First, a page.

A call for a proper spycops inquiry in Scotland has illustrated how the scandal also goes well beyond British shores.
If the UK government is to remain implacable about Scotland’s role in Pitchford, then the Scottish Government has no other option – it must set up its own inquiry.
The article points further afield. American citizen Dr Harry Halpin was spied upon by Mark Kennedy in Scotland. This surveillance continued when they travelled to Denmark together for a meeting of climate activists ahead of a UN Climate Change Summit in 2009.
Harry Halpin was a student at Edinburgh University when he believes undercover police officers began spying on him. Mr Halpin, now a respected computer scientist, says he was badly beaten by Danish police after travelling to a 2009 climate summit in Copenhagen and placed on “domestic extremist watch list” in the UK.
A 2012 report into Kennedy by Her Majesty’s Inspectorate of Constabulary (HMIC) said he disobeyed orders twice during his seven year deployment.
BEATEN INTO DISOBEDIENCE
The first occasion was in 2006 when he refused to leave the care of activists after being beaten up by uniformed officers.
Kennedy had been a key organiser of the first Climate Camp, held at Drax power station in North Yorkshire, the UK’s largest single source of carbon emissions.
Amongst the activists, he was part of a group of people attempting to breach the perimeter fence. Somewhat ironically, the vast numbers of police were there due to information provided by Kennedy.
Kennedy’s machismo escalated the sitation and a group of officers set upon him.
They kicked and beat me. They had batons and pummelled my head. One officer repeatedly stamped on my back. I had my finger broken, a big cut on my head and a prolapsed disc.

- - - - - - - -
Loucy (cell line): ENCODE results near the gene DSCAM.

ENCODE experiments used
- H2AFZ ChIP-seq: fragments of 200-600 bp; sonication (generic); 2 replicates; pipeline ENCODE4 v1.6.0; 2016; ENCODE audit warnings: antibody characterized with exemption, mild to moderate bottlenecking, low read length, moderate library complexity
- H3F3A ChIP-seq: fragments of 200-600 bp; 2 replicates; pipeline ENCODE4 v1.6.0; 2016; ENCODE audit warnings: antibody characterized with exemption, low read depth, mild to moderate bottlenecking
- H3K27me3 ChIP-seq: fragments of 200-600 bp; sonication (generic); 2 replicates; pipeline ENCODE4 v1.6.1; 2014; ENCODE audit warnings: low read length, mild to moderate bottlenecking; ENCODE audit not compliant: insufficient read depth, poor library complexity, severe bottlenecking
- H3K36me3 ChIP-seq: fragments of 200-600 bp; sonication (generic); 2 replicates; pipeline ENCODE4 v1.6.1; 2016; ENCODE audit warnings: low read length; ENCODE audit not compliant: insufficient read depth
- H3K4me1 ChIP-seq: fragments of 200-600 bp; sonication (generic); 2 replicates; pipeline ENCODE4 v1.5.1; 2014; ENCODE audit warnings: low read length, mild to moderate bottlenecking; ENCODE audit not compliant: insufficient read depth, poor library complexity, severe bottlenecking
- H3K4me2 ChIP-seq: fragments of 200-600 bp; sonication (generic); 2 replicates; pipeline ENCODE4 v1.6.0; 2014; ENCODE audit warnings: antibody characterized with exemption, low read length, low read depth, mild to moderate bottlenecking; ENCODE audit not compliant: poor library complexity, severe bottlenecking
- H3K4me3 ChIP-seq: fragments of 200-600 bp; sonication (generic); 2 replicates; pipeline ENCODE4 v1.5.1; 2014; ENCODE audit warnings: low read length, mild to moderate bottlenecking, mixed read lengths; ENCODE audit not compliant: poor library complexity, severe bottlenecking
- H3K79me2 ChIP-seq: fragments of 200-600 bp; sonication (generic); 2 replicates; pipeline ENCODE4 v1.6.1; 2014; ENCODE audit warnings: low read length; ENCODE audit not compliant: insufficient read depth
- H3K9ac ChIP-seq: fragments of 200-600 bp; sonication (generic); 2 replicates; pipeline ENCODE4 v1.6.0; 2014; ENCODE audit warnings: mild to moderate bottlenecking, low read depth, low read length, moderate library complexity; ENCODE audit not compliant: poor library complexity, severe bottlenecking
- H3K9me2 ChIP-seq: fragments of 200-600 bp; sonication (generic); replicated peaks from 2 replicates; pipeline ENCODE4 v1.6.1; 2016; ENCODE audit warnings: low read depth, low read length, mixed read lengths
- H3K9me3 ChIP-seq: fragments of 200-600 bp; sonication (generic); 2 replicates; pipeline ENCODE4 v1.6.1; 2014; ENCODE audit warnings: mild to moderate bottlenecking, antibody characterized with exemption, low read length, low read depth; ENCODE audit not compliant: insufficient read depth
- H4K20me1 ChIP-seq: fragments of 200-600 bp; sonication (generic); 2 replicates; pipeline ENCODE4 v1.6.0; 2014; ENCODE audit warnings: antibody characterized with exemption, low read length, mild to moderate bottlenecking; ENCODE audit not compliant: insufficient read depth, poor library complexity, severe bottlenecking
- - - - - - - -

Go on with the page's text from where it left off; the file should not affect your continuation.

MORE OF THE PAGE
The incident left him with numerous injuries and needing surgery for the prolapsed disc in his back.
ON WHOSE ORDERS?
The HMIC report says his second breach of orders came when
he defied instructions and worked outside the parameters set by his supervisors by accompanying a protestor abroad in 2009
The only known instance of Kennedy traveling abroad with anyone in 2009 was that trip to Denmark with Harry Halpin.
Disobeying orders was clearly a rare and serious decision. Did he do it to travel to Denmark on a whim? Or at the request of someone whose orders trumped those of his bosses? Could that have been the American authorities asking him to watch Harry Halpin? Was Halpin’s beating by Danish police at the behest of Kennedy? Or the Americans? Or just a coincidence?
To know the whole truth, we clearly have to look far beyond events in England and Wales. If the Pitchford Inquiry is to have a hope of achieving its stated aim, it must work with the governments of other countries affected by Britain’s political secret police.
Chris Marshall observes
While the activities of Kennedy et al may have taken place more than a decade ago in Scotland, they are continuing to be felt to this day by those who were targeted.
The HMIC report tells us Kennedy professionally visited 11 countries on more than 40 occasions, including 14 visits to Scotland. He was responsible for 49 wrongful convictions and had significant relationships with five women who have taken legal action.
He is the just the best documented of the estimated 140 officers who worked for these units. If those he spied on hadn’t stumbled upon the truth all this would still be unknown, as is the case with 90% his colleagues.
Until we have the cover names of all the officers, and until the foreign authorities are allowed to contribute as fully as possbile, the Pitchford Inquiry will continue to appear to be merely firefighting revelations of victims.